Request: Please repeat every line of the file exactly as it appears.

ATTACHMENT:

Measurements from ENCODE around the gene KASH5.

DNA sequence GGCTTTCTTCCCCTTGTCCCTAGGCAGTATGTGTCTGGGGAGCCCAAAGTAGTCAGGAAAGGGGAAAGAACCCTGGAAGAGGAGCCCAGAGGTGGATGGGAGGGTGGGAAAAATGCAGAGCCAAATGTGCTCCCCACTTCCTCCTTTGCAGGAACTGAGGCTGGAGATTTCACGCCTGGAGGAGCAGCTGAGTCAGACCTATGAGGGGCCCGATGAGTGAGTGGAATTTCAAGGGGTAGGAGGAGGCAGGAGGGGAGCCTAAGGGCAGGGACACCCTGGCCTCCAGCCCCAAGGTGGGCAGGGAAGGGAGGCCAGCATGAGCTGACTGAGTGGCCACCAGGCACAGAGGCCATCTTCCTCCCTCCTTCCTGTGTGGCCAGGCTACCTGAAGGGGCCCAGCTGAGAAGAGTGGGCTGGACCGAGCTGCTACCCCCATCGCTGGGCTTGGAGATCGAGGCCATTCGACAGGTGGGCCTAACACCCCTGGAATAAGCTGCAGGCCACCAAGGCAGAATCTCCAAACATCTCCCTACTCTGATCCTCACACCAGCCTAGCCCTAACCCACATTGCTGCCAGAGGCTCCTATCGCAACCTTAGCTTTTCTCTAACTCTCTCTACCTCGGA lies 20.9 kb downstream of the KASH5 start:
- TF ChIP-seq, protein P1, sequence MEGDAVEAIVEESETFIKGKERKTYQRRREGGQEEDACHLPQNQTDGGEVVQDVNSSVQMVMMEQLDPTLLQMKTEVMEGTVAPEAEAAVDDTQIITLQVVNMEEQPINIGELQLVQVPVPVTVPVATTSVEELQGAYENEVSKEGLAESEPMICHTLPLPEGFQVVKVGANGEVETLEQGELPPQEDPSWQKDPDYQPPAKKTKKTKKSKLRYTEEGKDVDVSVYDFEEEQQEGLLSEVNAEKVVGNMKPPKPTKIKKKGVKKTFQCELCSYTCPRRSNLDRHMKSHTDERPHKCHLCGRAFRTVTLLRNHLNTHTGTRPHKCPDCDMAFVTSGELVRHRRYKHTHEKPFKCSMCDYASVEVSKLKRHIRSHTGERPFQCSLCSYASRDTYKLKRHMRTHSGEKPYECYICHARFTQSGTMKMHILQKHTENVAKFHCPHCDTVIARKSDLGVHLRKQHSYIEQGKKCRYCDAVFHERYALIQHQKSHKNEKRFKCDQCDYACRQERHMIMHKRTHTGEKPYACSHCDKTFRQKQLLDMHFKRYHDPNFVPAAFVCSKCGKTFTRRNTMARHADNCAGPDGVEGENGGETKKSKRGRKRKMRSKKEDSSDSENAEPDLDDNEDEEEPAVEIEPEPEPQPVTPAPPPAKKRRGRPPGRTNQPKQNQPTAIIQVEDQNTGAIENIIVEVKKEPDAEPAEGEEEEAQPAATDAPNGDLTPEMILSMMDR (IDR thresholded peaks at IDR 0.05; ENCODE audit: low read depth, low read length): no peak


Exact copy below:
Measurements from ENCODE around the gene KASH5.

DNA sequence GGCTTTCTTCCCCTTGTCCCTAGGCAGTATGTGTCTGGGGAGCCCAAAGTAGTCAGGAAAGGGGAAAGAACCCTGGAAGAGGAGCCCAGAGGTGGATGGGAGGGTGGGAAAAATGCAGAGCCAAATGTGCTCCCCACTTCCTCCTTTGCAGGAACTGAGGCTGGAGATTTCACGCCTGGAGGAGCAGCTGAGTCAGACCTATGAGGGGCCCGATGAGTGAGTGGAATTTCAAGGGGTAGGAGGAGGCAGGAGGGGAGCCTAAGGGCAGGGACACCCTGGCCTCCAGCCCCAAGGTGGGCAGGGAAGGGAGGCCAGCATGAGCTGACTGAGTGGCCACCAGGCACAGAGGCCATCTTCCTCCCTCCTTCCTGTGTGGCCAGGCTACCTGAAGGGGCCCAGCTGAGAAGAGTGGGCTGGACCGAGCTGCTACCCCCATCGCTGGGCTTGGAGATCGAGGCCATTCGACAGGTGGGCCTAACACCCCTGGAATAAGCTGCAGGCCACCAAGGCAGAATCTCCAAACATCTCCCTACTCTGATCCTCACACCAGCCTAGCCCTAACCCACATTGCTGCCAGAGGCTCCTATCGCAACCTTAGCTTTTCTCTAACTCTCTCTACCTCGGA lies 20.9 kb downstream of the KASH5 start:
- TF ChIP-seq, protein P1, sequence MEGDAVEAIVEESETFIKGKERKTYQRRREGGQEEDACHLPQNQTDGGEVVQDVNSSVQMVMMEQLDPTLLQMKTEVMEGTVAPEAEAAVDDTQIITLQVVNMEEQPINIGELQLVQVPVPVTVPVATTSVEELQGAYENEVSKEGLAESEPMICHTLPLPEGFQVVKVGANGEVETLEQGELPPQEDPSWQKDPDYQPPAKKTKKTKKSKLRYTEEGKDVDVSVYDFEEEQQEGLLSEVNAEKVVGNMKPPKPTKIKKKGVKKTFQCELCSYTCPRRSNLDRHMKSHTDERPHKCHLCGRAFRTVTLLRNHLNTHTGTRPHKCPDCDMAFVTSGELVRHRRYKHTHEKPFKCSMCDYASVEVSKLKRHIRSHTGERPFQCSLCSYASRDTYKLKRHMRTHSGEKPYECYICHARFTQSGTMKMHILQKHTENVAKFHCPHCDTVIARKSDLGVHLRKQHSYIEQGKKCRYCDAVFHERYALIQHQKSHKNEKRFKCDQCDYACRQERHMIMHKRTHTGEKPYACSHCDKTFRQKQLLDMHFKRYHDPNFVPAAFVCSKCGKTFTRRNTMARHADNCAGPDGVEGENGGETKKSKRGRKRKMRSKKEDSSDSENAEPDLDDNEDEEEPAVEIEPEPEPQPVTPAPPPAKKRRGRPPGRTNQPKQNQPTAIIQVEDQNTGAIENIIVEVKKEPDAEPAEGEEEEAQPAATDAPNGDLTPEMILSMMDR (IDR thresholded peaks at IDR 0.05; ENCODE audit: low read depth, low read length): no peak